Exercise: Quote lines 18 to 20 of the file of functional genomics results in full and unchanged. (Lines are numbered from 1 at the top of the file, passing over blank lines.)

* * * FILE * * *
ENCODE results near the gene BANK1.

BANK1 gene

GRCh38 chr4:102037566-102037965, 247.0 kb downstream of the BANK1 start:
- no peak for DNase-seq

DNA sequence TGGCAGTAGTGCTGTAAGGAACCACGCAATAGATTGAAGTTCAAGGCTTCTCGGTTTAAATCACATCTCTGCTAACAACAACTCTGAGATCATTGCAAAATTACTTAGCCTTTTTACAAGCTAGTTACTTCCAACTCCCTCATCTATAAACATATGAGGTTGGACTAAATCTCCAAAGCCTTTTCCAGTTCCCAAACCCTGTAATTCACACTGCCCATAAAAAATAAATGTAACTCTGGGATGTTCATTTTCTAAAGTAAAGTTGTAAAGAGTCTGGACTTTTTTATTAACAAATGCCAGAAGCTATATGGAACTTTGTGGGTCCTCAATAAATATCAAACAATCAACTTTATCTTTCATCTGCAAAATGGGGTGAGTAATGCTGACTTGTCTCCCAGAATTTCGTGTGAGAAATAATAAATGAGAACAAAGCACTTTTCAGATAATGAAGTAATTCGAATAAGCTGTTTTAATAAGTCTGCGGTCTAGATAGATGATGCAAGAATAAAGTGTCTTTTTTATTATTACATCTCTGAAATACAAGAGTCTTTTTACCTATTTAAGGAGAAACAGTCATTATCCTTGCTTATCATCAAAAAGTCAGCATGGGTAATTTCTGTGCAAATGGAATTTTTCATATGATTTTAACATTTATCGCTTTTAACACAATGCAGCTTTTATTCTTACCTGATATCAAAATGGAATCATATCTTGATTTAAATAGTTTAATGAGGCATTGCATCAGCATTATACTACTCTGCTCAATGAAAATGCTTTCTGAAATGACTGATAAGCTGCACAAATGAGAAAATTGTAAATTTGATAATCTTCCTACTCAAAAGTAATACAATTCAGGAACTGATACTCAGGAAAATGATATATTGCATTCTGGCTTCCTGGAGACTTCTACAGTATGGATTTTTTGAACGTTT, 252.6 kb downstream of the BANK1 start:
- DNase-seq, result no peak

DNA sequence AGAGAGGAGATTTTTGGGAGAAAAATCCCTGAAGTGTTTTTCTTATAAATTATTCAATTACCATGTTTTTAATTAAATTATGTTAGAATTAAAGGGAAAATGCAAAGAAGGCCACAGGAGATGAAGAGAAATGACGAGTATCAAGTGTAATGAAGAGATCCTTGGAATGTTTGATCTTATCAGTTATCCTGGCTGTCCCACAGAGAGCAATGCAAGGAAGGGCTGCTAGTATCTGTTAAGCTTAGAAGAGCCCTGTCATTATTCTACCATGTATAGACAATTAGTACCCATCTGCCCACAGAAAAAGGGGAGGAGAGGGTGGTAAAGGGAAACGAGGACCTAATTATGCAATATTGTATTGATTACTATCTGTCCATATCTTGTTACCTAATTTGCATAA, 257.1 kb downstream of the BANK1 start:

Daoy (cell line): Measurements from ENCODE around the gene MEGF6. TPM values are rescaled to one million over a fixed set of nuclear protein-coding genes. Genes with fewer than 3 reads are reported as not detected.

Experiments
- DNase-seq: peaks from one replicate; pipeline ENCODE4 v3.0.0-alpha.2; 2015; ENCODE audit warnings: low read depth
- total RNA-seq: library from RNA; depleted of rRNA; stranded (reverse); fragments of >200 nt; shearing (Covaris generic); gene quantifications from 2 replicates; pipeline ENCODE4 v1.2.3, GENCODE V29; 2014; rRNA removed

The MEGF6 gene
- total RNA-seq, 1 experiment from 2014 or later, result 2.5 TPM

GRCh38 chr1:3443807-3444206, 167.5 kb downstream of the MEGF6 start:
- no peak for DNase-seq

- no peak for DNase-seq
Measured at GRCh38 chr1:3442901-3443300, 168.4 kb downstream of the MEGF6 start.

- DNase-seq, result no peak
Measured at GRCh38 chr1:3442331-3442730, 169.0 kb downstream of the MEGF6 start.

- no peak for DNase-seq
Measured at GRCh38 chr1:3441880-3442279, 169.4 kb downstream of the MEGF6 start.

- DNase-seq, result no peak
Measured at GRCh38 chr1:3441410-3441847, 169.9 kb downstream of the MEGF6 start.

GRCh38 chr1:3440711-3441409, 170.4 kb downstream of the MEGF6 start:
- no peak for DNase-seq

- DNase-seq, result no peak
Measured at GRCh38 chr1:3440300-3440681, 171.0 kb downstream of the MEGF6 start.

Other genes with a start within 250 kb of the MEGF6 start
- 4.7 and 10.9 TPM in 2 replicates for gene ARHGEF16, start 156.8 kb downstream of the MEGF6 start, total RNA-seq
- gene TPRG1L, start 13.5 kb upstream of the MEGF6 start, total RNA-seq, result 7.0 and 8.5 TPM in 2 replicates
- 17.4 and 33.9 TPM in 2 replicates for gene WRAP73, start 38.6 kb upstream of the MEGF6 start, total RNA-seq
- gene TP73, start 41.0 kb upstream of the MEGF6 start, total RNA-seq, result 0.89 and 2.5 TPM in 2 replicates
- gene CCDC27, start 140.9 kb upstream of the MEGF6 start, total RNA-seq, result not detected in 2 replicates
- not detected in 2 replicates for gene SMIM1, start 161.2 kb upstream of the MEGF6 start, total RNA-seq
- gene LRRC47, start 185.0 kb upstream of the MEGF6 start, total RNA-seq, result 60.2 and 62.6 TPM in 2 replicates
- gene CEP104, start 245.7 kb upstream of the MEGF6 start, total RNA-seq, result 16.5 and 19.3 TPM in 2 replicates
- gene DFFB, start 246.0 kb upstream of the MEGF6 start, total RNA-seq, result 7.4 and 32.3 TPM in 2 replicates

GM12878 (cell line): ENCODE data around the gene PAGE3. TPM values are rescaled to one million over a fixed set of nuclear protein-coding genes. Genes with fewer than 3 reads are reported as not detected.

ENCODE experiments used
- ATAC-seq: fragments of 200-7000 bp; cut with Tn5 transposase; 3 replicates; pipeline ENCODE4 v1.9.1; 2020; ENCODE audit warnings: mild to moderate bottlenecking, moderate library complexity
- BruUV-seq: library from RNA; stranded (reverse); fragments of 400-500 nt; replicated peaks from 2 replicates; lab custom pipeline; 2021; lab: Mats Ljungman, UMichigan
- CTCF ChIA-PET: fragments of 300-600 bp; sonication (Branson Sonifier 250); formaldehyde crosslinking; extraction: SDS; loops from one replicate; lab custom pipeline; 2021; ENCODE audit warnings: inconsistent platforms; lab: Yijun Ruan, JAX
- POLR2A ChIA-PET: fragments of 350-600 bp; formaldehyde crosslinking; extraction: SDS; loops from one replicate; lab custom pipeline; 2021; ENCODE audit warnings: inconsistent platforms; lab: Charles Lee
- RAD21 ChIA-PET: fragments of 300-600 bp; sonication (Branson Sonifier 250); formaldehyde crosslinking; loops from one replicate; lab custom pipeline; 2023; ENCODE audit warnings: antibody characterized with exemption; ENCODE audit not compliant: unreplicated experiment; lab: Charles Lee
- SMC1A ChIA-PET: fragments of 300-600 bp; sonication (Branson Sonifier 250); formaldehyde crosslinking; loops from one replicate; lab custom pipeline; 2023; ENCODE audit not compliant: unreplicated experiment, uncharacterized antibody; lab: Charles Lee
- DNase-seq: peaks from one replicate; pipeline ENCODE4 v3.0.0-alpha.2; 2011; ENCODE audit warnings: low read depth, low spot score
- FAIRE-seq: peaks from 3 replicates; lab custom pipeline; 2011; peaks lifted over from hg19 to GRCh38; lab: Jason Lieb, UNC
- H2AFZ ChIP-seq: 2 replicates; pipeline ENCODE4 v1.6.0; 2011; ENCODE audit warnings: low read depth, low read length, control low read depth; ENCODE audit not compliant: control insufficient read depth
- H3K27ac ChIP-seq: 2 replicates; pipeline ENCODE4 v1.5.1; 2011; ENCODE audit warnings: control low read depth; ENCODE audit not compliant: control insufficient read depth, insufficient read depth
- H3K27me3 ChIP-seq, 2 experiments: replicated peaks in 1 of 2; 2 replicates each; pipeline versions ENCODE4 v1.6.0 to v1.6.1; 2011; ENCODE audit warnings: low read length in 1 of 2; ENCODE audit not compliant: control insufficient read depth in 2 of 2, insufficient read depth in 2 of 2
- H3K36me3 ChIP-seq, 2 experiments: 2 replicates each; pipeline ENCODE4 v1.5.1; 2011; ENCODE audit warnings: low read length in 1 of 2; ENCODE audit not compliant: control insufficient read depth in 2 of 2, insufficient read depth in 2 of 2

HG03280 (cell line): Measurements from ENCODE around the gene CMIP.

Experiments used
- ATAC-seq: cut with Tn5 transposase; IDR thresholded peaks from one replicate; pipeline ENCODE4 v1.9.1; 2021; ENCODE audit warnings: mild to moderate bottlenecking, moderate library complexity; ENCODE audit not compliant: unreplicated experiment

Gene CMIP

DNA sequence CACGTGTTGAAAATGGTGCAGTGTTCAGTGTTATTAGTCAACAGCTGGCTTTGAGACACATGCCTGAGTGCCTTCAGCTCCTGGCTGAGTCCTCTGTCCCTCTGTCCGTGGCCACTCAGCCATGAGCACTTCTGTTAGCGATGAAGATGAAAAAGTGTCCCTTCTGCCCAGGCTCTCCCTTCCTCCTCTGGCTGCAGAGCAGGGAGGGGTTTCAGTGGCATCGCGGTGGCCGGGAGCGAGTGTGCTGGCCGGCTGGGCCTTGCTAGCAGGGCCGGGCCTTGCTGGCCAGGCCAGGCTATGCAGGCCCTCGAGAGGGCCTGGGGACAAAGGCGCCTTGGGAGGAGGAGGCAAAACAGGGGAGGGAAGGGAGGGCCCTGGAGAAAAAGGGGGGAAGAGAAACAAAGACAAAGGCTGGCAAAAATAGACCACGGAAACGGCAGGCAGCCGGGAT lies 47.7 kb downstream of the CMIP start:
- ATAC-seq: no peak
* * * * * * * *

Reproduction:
- DNase-seq, result no peak
Measured at GRCh38 chr1:3442331-3442730, 169.0 kb downstream of the MEGF6 start.

- no peak for DNase-seq